Gallery Anxiety Forces ‘Tough Choices’ for the Moving Image Fair, Which Postpones Its New York Edition
Fairs should be responsive to their participants, the co-founder says.
The middle market squeeze is having a ripple effect—and art fairs are feeling it, too.
The Moving Image Art Fair has postponed its planned New York edition after several participants voiced concerns that they had made insufficient sales at previous fairs this year.
“The feedback we’ve received leading up to the New York version this year was that too many galleries were more than usually worried about the economy,” the fair’s co-founder Ed Winkleman explained in an email to artnet News. “Several of them also noted they hadn’t reached their sales goals in recent fairs, and so they were having to make some tough choices. We have opted to wait until our galleries are ready to host Moving Image in New York again.”
Specializing in video art, experimental film, and time-based installations and sculptures, the niche fair founded in 2011 has held editions in New York, London, and Istanbul. (News of the latest postponement was first reported by ARTnews.)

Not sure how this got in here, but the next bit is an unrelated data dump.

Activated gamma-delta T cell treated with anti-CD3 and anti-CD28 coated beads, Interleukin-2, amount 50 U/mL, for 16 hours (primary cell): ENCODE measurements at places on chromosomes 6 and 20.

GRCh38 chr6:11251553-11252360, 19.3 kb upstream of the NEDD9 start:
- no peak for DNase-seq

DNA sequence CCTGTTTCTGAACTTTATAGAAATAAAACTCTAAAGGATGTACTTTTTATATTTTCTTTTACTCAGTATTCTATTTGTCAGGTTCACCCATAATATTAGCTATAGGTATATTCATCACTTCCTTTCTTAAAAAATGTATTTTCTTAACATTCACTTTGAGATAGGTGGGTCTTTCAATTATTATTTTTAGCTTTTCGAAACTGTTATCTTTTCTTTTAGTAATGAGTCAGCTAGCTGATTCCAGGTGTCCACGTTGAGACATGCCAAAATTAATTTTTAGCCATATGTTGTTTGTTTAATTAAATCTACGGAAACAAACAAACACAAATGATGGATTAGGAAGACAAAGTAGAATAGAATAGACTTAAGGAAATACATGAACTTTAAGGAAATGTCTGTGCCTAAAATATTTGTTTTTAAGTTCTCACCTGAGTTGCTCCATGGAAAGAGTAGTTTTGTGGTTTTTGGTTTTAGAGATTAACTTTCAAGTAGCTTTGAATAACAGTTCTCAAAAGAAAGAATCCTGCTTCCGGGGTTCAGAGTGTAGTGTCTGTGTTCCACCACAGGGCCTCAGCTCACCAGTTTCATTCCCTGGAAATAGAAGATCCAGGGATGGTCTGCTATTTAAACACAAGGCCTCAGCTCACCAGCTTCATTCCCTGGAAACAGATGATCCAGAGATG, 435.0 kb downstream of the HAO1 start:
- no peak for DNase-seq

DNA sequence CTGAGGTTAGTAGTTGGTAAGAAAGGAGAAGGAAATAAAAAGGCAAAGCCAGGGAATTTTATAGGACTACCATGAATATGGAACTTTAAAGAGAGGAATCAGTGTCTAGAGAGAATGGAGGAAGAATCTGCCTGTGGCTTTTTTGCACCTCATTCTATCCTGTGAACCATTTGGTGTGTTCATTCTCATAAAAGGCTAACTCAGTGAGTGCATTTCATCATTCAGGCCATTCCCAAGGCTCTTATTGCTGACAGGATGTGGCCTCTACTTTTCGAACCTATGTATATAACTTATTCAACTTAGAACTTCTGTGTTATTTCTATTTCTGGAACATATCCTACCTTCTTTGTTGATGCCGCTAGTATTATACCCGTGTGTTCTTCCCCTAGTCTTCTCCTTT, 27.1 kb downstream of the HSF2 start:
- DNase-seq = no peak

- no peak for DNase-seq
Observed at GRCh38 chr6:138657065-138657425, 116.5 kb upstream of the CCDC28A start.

Winkleman says fairs—which have increasingly come under scrutiny as an unsustainable business proposition for many dealers—should be more nimble and willing to adjust to accommodate the needs of galleries and artists.
“We’ve made adapting the model, the fee structure, and the location of the fairs a cornerstone of our commitment to connecting galleries who support artists making moving-image based artwork with the institutions and private collectors who acquire their work,” he said.
Indeed, long before Condo-style gallery sharing became a model of choice for galleries who sought more flexibility than a traditional art-fair booth could provide, Moving Image allowed dealers to set up video displays at the fair and leave the display unattended if they wished. (Dealers left behind contact details so they could be reached by a prospective buyer.) Moving Image is also among the more affordable fairs, with participation ranging from $3,500 to $6,500 (including equipment).
This year’s fair was originally scheduled to take place between May 3–6, to coincide with Frieze New York. According to Winkleman, the new date is yet to be determined and will be announced in the coming weeks.
This isn’t the first time Moving Image has had to call off an edition due to unforeseen circumstances. In 2006, the fair canceled its Istanbul event after the city’s other major fair, Art International, decided to stay away amid security concerns.
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